From Oscar of Between, Part 34 A Excerpt

by
Betsy Warland

Vancouver, Montreal

– 1 –

It. It’s not what Oscar imagined after Denis confirmed she could stay in his apartment while he was away and she gratefully confirmed. She was about to book her flight when it happened. It had been raining for five days. Then. A rainfall all through the night pelted Ingrid’s peaked ceiling. In the darkest hour before. Oscar realized Ingrid was stirring: “Are you awake?” “Yes.” “It’s such a heavy rain – I think there’s going to be flooding.” At breakfast, Oscar mentioned it again. After returning home and removing her boots, Oscar walked into the living room and set her foot down into wetness. Her apartment was flooded. Within a couple of hours after the restoration team arrived it was evident: her home and office were uninhabitable. Then. Six weeks of endless calls and emails squabbling about who did and paid (or wouldn’t) for what, appointments for assessments, meeting various workmen, retrieving the personal and professional belongings she needed, finding endless procession of places to stay and work during the heaviest workload Oscar had ever had.

Much of the expense not covered by insurance. During another wakeful night she almost decided to give up her Montreal writing retreat time, then realized how deeply she needed it. Next morning she asked her brother-in-law, Hoi Sin, if he would oversee the next phases of the restoration while she was away. Oscar arranged to do a Montreal consult and workshop to cover her flight. On the flight: a sore throat: Would she be able to do the consult? The workshop? She enjoyed both but then crumpled into a bad cold.

– 2 –

Exhale of relief. She had been caught in the crosshairs of over thirty pages of tangled email threads with the six men involved in various aspects of the restoration. Unexplained trade terminology; curt efforts to snag responsibility onto her or one another; bullshitting around their mistakes; not paying attention to what’s been said, decided, nor sequence the work must be done in nor who must okay what. Underneath it, reluctance to commit anything in writing compounded by corruption of language. The insurance adjuster’s trade term “upgrade” (for what in fact was a downgrade) rankles Oscar. “Upgrade” a cover-up: pays for the cheap lino and nylon carpet the developer installed some thirty-eight years before. Oscar. Caught.

Excess of communication = Erosion of comprehension =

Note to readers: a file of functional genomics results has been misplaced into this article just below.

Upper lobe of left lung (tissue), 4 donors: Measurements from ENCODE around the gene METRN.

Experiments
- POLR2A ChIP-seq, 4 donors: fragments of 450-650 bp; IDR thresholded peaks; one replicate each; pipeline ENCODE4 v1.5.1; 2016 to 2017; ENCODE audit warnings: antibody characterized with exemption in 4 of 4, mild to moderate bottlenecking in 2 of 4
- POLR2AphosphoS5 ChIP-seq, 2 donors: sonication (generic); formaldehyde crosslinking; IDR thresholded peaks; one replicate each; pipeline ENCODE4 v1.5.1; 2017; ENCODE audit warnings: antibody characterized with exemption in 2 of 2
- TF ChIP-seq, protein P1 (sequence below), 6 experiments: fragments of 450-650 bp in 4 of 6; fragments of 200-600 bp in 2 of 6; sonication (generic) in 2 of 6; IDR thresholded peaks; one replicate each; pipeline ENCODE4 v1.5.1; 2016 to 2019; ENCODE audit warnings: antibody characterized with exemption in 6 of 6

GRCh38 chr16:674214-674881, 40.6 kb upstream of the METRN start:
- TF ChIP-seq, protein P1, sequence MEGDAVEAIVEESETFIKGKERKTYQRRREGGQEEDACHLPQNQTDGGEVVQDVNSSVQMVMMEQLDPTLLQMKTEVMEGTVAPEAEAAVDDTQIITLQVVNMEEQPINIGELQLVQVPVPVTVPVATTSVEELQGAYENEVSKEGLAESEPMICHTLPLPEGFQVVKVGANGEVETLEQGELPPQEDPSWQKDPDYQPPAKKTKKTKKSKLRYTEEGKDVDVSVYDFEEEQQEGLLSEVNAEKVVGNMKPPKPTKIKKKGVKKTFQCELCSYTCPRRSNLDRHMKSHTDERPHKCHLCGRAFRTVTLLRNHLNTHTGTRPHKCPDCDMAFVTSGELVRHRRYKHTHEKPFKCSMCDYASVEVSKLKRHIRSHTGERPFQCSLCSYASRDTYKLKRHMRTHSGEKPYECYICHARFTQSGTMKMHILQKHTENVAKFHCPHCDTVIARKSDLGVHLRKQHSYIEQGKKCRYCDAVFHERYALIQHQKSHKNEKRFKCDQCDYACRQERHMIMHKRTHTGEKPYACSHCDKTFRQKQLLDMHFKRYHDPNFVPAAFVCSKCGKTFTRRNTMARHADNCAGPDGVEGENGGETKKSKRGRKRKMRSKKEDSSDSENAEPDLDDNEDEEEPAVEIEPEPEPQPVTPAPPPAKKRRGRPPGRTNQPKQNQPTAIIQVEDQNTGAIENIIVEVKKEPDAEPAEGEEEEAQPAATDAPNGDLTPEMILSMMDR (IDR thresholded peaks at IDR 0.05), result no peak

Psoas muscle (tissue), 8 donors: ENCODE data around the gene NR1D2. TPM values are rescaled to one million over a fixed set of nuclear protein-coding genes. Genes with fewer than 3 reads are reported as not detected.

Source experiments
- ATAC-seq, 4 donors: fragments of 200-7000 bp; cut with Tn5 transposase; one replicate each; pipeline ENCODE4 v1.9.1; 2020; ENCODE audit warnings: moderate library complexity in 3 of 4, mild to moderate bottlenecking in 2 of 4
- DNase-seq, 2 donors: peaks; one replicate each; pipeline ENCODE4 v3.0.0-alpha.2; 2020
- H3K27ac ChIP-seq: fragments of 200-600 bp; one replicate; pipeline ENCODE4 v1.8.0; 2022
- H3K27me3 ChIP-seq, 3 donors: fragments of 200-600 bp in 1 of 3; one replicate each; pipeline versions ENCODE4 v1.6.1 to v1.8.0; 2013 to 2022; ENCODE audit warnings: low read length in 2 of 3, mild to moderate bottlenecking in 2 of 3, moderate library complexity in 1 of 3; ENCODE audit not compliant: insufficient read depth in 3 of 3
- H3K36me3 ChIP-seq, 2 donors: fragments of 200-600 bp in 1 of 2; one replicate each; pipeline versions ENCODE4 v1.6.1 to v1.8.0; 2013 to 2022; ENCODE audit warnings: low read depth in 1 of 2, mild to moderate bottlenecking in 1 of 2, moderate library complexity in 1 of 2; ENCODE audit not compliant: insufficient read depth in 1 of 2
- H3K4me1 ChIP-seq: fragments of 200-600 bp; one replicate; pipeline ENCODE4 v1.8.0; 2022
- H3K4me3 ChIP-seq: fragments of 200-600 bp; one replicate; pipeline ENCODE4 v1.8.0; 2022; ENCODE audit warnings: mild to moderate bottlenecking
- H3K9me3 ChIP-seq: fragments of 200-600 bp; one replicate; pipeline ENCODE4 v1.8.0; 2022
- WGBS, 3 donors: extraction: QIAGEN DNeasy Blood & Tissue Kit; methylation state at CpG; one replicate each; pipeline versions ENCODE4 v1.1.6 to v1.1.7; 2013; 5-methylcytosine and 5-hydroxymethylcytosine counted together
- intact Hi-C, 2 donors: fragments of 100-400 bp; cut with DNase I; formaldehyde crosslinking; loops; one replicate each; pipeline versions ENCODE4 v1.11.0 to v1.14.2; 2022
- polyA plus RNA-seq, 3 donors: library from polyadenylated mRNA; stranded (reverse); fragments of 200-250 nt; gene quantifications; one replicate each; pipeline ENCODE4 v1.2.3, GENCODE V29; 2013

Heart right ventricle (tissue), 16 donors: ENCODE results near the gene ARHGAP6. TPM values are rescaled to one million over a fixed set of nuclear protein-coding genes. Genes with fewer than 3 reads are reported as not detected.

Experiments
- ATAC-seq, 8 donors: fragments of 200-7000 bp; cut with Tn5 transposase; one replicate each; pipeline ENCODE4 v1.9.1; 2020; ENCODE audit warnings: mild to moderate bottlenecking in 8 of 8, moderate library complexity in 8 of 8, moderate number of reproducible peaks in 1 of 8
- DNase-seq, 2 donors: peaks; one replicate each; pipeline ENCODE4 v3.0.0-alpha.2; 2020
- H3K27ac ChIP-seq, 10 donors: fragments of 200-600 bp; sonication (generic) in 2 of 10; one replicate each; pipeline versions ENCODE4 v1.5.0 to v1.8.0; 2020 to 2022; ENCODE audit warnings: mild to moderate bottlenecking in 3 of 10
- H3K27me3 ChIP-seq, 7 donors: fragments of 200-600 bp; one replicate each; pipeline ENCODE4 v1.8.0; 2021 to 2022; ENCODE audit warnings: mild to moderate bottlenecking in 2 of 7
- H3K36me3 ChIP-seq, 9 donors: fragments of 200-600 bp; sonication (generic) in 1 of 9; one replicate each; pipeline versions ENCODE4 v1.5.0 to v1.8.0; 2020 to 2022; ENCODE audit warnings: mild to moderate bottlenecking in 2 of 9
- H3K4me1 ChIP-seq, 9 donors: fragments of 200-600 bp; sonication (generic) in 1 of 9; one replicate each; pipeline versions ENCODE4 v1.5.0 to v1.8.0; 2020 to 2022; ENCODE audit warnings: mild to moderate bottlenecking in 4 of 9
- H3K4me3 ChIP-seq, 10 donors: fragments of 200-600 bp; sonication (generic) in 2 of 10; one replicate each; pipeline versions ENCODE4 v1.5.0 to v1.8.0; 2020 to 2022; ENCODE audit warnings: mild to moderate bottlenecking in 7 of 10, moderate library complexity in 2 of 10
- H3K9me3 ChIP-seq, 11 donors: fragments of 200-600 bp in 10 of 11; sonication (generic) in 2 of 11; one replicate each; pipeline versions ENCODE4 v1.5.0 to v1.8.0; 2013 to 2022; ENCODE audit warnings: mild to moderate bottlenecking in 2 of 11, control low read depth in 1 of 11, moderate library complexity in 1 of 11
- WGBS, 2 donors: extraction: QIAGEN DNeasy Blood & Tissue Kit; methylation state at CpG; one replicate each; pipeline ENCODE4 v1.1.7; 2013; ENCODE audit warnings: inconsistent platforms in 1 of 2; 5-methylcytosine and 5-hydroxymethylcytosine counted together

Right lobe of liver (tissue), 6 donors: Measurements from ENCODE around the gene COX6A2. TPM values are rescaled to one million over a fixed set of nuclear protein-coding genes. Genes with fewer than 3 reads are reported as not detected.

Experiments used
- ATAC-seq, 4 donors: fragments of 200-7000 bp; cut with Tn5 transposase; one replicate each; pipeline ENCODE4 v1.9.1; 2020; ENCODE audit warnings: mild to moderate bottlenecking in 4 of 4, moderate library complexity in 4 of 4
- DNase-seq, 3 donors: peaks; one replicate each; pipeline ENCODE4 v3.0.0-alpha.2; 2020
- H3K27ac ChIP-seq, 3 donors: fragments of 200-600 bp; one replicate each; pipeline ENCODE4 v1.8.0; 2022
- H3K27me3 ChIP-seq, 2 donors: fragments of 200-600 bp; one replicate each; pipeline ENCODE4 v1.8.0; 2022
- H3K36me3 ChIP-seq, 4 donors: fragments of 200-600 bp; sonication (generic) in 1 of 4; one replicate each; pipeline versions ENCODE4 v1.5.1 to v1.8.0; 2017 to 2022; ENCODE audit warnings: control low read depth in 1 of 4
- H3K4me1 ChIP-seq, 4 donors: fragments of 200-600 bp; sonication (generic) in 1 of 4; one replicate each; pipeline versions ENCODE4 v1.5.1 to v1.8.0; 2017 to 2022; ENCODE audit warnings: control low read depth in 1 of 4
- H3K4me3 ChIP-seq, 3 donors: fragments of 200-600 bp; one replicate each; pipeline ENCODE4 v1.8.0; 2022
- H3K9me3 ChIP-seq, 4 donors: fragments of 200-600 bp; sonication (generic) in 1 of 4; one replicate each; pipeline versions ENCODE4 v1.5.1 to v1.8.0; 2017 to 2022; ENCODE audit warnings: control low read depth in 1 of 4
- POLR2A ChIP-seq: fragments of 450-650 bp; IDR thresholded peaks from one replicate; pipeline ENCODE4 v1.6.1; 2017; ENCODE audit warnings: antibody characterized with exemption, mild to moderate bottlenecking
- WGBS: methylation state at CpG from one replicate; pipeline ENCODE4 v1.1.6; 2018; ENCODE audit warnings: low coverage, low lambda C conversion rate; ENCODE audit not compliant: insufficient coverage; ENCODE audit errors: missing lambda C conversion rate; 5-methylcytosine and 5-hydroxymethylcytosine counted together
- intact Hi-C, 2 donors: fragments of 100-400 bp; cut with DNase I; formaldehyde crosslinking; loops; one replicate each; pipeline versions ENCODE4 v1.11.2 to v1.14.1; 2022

Evacuation of conscience.

– 3 –

Montreal. In the darkest hour Oscar abruptly awakens from just having barged into the washroom with blood smeared on the toilet and floor. Crouched in the corner he is gripping the woman. The male customer, who had gone in first, silently stands in other corner his arms sandwiching his body.

It was a new retail store that had an appealing ambience. A few customers were chatting with the storeowner couple a few minutes before closing. Amicably, the woman volunteered that an acquaintance (a woman physician) had offered to help finance their start-up. Oscar remarked: “Considering the economic environment these days it’s great to hear this kind of support still happens.” The woman excused herself and went into the bathroom. Within a minute, her partner abruptly strode over and pushed open the washroom door. Went in.

Silence – sound of the lock – silence.

Scuffling then her odd groan that signaled he had entered her, then increasing sounds of force and agony – everyone in the store frozen in disbelief – then her aching sobs. That’s when the male customer went in. Silence. Then. Oscar. Went in. Told him:

“Let her go.”

Photo credit: Tripadvisor.com

Photo credit: Tripadvisor.com

– 4 –

After a long period of upheaval and grief, Oscar’s apartment had been her refuge these past seven years. The roofers improperly installed inadequate downspouts. Oscar had told the property manager, told the downspout installer that diverting the drainage into flowerbed and patio drain would not work. She was ignored.

Photo credit: Annie Ross

Photo credit: Dr. Annie Ross

Guest Writer:
Annie Ross

Web site: anniegrace.ca

in a part of Salmon Nation land and river ways along the pacific rim

Snow Geese

snow geese blanket

Snow Geese: Trees are the Lungs of the World
(Clearcuts are not sustainable: Message from the long necked white birds)

wool blanket, wool felt, embroidery floss, abalone, mother of pearl buttons, 60″ x 80″

animals

spruce trees, they and their bone shadows,
so tall, so thin
standing, what choice have they? in herds, cracking.

they, whom i recall
are probably gone
now,
their island home
logged.

when we lived together
they’d haunt me
reveal too much
again and again
showing themselves in incredible forms
bending impossibly far
over almost to flat
was it the wind’s voice, or theirs?
groaning in the gale
blowing rain songs, ocean spray murmurs
spiraling trunks
roots grabbing on to bedrock
covered in moss
moss covered in ice
making dirt,
eventually.

vision place
once, only once